christensen

iTunes Radio may be an example of Apple's embrace of "disruptive innovation"

Monday, September 9, 2013 - 11:45am

Apple tomorrow will hold its press event at which (most expect) it will unveil its new iPhone models. Shortly thereafter, the new mobile operating system will go live, and with it, the long-awaited iTunes Radio Internet radio service (more in RAIN here).

ITunes Radio represents a shift in direction for Apple's music interests. Apple's most successful musical service, undoubtedly, has been its iTunes Music Store, with which it has become the world's largest music retailer. And while iTunes Radio doesn't mean Apple is abandoning download sales by any means, it likely shows that Apple understands the "disruption" in music consumption, as music moves from a "product" to a "service." Billboard's Glenn Peoples (online, and in further detail, in the magazine) describes Apple's move in terms of Clayton Christensen's influential book The Innovator's Dilemma.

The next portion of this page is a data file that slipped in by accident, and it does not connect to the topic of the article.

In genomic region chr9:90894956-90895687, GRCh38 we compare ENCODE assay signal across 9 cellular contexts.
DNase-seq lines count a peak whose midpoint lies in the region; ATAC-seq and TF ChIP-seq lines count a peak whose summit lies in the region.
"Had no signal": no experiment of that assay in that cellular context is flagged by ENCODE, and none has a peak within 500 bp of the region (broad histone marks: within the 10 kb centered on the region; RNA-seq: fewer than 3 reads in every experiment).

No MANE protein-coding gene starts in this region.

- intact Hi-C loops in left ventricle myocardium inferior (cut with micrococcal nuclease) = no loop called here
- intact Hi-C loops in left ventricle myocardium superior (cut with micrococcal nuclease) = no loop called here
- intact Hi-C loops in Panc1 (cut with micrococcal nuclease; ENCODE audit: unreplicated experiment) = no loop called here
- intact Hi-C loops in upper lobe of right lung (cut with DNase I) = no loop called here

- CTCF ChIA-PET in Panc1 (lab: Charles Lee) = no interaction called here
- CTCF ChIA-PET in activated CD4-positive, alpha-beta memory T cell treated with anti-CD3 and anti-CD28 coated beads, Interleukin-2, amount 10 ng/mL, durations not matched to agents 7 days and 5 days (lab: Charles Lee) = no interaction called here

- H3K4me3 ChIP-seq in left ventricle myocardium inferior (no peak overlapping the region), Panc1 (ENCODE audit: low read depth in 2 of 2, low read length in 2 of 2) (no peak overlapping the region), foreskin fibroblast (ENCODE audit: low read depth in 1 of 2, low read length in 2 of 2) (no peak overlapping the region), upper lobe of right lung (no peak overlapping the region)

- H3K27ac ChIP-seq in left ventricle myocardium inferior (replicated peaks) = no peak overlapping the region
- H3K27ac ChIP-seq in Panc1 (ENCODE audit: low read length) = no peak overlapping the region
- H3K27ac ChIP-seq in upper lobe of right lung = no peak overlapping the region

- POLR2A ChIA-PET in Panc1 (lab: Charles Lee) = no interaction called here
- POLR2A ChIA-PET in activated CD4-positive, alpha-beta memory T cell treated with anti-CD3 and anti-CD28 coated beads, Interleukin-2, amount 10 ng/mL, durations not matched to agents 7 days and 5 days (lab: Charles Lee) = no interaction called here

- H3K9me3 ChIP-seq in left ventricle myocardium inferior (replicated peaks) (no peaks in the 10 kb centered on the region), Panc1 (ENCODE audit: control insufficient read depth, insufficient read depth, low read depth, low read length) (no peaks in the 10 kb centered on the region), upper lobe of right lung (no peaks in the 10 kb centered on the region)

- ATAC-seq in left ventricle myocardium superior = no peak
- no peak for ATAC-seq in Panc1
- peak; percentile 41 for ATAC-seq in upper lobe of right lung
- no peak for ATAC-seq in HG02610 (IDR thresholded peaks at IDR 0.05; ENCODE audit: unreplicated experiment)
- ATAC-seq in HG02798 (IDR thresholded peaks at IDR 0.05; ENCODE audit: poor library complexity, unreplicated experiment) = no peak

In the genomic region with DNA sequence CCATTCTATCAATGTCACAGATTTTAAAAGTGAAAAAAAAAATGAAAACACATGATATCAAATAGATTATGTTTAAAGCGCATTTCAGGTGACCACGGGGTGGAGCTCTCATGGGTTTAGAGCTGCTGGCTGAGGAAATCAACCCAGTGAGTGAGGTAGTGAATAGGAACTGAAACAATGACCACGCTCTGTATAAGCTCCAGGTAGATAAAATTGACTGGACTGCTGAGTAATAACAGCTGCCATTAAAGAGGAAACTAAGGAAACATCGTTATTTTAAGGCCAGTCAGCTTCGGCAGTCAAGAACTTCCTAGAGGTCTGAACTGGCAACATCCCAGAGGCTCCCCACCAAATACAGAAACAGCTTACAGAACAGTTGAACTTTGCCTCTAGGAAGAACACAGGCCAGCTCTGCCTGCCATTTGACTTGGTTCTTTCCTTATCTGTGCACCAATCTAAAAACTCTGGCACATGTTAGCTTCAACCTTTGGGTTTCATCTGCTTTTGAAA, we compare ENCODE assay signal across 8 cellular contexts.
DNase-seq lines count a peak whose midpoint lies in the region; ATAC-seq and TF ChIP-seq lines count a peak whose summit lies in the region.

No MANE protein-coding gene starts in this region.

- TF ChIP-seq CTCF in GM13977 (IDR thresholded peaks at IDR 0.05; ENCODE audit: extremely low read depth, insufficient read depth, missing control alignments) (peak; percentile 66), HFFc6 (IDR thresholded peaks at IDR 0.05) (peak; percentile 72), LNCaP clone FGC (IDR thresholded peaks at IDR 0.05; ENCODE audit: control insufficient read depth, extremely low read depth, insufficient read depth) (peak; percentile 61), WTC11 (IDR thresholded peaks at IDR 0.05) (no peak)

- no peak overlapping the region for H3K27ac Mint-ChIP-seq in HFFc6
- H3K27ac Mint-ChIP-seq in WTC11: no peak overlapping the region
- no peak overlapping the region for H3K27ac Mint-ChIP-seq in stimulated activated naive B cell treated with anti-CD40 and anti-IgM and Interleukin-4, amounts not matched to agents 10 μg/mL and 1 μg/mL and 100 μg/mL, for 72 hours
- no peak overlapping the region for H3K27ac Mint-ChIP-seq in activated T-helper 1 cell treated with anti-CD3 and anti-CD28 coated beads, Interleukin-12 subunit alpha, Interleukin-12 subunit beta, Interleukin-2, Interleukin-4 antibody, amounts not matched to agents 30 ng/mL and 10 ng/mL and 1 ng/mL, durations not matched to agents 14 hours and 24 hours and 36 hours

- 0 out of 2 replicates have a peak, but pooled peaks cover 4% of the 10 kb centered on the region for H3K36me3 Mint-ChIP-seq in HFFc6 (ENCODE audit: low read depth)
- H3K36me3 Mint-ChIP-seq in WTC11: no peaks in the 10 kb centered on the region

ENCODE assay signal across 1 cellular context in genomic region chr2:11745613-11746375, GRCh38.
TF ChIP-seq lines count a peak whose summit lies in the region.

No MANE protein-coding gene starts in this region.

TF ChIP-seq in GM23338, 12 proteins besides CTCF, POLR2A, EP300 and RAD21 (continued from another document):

[RAIN publisher Kurt Hanson has written and spoken about applying the book's ideas in Internet radio in the past, like here and here.]

Peoples wrote: "In order to succeed in the streaming marketplace, Apple has to risk killing the music download business it has dominated for the last ten years. With the launch of iTunes Radio, Apple shows it understands the future of music is streaming. iTunes Radio is not necessarily an iTunes-killer -- Internet radio is generally believed to complement music purchases -- but is a first step toward the kind of streaming service that could eventually replace the iTunes Music Store."

Read more online here.

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